By Jenny Hewett
Aug 1, 2022
RAIN RETURNS TO ITSELF, dropping like a thousand pins into the natural pond behind me. I gather my footing on the muddy stones underneath and throw a punch. Left, right, upper cut, then duck. My opponent, Sisi, is shadowing them back harder and faster. To get here we’ve swum through swamps, trudged through mud and hacked with machetes through dense jungle. My clothes and trainers are soaked right through. So a little rain is like water off a duck’s back at this point.
We haven’t been able to reach the main pool at Waisese ‘Lost Water’ Waterfall in the interior of Fiji’s south coast due to the slip danger the rain poses on the boulders. I’m cool with that, because after a challenging two-hour hike I don’t have much left in the tank. Having come this far, however, it would be crazy to refuse a ‘jungle boxing’ session with one of this South Pacific archipelago’s most esteemed Olympians.
The wellness tourism scene in Fiji is not as developed as those in Southeast Asian destinations. But it has the potential to be. Athleticism is rooted deeply in Fijian culture, especially rugby, with many hotel staff forming teams and playing and training regularly within staff quarters before and after work, as well as in their own villages. And Nanuku Resort Fiji is one of the few resorts on the islands that offers fitness alongside flopping-and-dropping. But what it really offers is something more holistic than a few squats and downward dogs can achieve.
Prior to Covid, the now 37-room Nanuku resort on the Pacific Harbour offered a Raka Rugby program in partnership with Fiji Rugby Union that put guests through an intensive three or five-day training camp inspired by Fiji’s Olympic gold-winning 7s team. While that program is no longer offered, the resort still has its own glory in the form of wellness coach and former judo athlete Sisi Naisiga, who has been with the hotel for seven years and represented Fiji at the Commonwealth Games and Olympics.
Warm, strong and armed with a great sense of humor, Sisi is fluent in Japanese, having lived there for eight years while she studied and competed in the sport. But judo is something that seemingly fell in her lap. She got into it through her uncle who worked in the police force after he hired a judo master to train colleagues in self-defense once a week. But he was worried the judo master would get bored, so he asked if could train the kids on the other days. Sisi ended up having more natural ability than her male relatives, eventually competing in both the Athens and Beijing Olympics. She retired from competing in 2013 after 15 years.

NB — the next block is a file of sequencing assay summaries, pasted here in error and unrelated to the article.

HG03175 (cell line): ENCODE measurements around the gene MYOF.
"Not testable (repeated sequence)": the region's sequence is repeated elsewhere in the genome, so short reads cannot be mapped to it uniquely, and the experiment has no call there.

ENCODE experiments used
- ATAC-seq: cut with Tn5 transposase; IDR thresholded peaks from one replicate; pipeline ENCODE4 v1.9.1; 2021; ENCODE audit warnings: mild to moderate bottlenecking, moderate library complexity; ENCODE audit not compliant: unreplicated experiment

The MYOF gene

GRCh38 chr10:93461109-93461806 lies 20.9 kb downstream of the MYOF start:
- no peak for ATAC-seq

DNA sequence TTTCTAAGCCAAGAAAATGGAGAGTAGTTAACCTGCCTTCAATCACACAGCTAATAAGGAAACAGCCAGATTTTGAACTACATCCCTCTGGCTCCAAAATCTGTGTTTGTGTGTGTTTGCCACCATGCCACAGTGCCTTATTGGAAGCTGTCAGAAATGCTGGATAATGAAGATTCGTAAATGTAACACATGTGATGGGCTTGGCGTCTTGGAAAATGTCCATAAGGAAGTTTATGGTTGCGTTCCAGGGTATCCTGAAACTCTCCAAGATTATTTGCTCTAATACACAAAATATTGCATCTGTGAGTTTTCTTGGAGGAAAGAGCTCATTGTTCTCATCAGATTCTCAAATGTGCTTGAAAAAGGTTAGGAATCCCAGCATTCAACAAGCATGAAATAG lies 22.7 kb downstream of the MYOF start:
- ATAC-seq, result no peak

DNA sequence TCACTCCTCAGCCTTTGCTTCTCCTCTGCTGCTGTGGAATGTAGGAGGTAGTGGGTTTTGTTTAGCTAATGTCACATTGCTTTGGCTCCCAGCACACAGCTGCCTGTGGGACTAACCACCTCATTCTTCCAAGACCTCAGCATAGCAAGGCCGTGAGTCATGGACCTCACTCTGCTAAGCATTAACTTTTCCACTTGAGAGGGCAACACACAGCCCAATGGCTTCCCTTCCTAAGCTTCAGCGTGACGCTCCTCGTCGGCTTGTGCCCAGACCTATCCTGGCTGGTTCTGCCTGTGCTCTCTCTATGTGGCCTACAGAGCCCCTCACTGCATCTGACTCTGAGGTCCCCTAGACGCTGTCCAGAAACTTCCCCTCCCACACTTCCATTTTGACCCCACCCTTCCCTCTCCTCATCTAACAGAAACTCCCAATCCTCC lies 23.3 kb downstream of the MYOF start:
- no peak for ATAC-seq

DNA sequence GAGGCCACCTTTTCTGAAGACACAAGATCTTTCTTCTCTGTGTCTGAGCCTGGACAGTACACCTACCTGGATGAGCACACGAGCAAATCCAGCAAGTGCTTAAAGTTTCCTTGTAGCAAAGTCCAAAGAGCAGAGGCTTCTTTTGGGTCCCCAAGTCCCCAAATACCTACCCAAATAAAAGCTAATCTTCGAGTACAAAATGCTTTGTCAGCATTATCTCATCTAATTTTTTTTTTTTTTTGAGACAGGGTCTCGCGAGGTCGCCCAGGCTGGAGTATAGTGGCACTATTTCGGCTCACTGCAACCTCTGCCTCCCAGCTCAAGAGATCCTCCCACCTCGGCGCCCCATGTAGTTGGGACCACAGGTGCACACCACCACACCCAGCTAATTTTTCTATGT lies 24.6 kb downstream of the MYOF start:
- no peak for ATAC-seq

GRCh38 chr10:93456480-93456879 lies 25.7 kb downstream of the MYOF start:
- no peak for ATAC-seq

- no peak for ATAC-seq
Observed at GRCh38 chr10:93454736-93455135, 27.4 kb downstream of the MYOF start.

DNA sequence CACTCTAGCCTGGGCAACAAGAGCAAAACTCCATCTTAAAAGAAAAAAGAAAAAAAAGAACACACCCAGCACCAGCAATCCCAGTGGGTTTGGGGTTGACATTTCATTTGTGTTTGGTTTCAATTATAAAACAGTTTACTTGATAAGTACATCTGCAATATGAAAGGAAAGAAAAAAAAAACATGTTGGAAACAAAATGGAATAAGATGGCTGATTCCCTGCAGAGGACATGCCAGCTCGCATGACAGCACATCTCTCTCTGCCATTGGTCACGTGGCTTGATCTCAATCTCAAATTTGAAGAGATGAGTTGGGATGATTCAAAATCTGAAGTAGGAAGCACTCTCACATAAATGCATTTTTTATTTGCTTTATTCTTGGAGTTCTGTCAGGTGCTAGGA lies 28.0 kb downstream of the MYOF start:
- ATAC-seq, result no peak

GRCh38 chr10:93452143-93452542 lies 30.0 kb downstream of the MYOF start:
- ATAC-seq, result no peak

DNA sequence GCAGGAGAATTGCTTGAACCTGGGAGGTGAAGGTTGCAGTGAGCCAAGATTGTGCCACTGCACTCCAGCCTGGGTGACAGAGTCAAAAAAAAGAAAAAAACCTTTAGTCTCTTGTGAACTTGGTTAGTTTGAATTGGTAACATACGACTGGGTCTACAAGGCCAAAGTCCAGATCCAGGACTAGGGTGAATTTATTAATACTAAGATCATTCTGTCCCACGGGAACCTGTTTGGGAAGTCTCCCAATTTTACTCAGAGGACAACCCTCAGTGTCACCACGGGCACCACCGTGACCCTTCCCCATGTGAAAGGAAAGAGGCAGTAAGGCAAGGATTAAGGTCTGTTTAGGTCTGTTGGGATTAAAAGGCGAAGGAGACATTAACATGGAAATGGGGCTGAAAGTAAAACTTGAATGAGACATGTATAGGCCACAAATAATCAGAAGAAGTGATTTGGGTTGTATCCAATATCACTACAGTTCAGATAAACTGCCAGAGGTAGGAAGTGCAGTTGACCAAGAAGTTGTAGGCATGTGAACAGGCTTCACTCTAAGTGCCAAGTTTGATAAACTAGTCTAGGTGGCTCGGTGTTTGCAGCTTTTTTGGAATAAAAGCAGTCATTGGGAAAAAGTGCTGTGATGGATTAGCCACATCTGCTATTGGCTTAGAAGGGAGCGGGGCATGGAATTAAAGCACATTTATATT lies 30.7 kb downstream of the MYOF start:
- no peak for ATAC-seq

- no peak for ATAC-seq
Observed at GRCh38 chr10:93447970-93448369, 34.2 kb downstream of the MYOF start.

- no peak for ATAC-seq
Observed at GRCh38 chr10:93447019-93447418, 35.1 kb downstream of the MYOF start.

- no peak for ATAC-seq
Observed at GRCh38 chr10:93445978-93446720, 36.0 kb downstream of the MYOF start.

“My only wish is that I knew yoga before because my balance is better now than before I was playing,” she says after a private beach yoga session on the first morning. It’s very gentle and the perfect way to wake up after a long day of travel. As well as group yoga sessions, guests can also sign up for one-on-ones with Sisi, both in the resort gym and surrounding nature, whether it’s bootcamp on the beach or jungle boxing in the mangroves. Personalized sessions are one thing, but to do them with an accomplished athlete in a setting that gets you out of the gym and out of your comfort zone is another.
This a luxury hotel with an edge that you rarely find at stays of its caliber. One minute I’m up to my neck swimming through a swamp in the middle of the jungle, the next I’m stretched out on a sun-lounger next to my private pool eating a cheeseburger. Side note: healthy options such as poke bowls do exist, but there’s no obligation. I’m all for eating what we want when we want; it’s often the healthiest and most rewarding thing we can do on holiday.
I’m staying in one of the 13 new beachfront pool villas that Nanuku Fiji launched in 2019 on its 200-hectare property, and have a two-story, two-bedroom abode all to myself. Having the privacy of my own villa, with the option to order room service and watch a movie or join other guests at the main dining and pool area is a freedom I’m happy to indulge in.
For travelers that want to wake up feeling healthier on holiday, but have the option to chill out, too, the programming at Nanuku Fiji is the ideal way to do it. It’s not necessarily about getting your heart pumping, either. On my third day, Sisi, activities guide Benji and I head off under an arching canopy of mangroves on kayaks to check for mud-crabs in traps that they had set earlier that morning.
The one we do find is a tad small, and so we return him back to the mangroves in accordance with local law. Getting off my phone, out into nature and connecting with these beautiful people has made more of an impact on my wellbeing than the serotonins from any fast-paced work-out ever will. You should try it.
nanukuresort.com; doubles from FJ$2,949.